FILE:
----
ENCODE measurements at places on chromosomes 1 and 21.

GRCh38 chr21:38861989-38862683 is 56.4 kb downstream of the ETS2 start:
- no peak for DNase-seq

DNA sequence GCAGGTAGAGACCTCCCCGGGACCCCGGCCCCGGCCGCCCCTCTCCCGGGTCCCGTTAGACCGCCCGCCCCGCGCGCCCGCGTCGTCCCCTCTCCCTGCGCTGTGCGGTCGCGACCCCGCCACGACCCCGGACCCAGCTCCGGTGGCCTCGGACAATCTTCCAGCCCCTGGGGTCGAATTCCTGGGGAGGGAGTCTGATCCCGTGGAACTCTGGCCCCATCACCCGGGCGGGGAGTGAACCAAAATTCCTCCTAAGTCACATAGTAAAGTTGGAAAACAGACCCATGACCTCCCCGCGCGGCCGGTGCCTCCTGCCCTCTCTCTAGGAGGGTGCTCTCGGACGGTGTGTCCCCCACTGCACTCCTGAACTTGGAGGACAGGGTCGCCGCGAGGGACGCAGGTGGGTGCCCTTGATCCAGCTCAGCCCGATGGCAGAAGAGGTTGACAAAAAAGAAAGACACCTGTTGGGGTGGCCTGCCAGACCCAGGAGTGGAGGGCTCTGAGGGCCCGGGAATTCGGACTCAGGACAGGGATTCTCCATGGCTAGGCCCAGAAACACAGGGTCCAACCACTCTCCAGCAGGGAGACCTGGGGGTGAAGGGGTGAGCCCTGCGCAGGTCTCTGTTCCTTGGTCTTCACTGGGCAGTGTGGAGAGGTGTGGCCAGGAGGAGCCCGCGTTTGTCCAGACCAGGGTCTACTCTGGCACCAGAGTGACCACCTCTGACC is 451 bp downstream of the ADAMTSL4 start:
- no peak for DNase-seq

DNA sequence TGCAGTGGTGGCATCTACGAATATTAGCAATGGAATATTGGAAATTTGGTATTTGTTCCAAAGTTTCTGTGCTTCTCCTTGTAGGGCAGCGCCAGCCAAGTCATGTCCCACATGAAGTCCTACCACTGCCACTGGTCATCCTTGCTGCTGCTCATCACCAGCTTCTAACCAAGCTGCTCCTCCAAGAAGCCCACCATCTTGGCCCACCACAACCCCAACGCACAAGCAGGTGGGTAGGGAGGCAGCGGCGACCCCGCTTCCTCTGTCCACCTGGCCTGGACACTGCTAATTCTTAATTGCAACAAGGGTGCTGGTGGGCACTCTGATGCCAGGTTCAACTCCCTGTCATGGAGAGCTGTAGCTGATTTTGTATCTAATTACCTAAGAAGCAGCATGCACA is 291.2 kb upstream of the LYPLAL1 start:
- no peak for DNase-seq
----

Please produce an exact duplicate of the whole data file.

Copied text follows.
ENCODE measurements at places on chromosomes 1 and 21.

GRCh38 chr21:38861989-38862683 is 56.4 kb downstream of the ETS2 start:
- no peak for DNase-seq

DNA sequence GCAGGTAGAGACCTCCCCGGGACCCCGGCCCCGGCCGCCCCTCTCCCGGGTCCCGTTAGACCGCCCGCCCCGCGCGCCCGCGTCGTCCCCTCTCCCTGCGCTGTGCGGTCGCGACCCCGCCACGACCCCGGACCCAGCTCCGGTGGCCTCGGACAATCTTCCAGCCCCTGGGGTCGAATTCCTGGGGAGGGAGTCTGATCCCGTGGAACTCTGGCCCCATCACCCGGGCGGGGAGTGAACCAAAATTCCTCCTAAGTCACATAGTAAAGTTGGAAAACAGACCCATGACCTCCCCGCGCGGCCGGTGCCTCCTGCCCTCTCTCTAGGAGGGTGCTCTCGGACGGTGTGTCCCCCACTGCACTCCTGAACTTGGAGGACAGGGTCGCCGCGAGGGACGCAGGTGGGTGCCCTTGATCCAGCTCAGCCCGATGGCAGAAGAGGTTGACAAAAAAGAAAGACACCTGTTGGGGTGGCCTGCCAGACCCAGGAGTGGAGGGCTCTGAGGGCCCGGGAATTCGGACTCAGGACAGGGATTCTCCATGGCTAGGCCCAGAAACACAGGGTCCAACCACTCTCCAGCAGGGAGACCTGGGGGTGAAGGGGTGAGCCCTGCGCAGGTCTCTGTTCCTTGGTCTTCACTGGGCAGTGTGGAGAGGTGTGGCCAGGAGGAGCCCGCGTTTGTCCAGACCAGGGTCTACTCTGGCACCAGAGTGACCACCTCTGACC is 451 bp downstream of the ADAMTSL4 start:
- no peak for DNase-seq

DNA sequence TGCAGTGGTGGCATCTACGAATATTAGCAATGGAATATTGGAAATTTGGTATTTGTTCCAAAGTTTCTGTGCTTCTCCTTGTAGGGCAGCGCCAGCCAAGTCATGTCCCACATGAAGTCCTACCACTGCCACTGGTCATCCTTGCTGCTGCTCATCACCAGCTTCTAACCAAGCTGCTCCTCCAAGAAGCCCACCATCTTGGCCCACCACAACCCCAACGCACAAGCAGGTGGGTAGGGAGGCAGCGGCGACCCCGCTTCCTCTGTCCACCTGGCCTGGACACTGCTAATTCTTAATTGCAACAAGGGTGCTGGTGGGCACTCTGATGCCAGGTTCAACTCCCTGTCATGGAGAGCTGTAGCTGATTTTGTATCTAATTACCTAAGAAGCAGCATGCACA is 291.2 kb upstream of the LYPLAL1 start:
- no peak for DNase-seq